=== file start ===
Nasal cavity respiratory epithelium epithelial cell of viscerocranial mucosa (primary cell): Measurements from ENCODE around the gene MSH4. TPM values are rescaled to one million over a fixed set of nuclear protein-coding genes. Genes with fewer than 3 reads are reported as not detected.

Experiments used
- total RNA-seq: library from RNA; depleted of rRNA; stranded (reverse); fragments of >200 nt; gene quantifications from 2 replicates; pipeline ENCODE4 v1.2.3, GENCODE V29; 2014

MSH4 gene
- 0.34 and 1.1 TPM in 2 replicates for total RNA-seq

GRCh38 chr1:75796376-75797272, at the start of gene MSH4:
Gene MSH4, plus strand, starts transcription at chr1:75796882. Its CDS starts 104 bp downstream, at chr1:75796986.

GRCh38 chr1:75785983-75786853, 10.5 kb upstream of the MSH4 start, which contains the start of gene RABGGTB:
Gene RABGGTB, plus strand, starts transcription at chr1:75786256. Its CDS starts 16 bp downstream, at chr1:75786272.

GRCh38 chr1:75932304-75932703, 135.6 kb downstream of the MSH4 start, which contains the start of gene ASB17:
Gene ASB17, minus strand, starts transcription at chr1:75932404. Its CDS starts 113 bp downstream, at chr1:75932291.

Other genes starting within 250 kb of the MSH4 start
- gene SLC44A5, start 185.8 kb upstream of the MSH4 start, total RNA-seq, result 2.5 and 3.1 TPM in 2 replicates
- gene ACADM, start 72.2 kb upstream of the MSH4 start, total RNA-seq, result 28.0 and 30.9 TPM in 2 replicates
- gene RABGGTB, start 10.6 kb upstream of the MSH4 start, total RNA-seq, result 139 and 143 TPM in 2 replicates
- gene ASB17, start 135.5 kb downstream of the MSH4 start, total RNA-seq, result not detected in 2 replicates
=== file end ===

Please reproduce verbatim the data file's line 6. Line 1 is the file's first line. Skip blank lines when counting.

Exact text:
GRCh38 chr1:75796376-75797272, at the start of gene MSH4: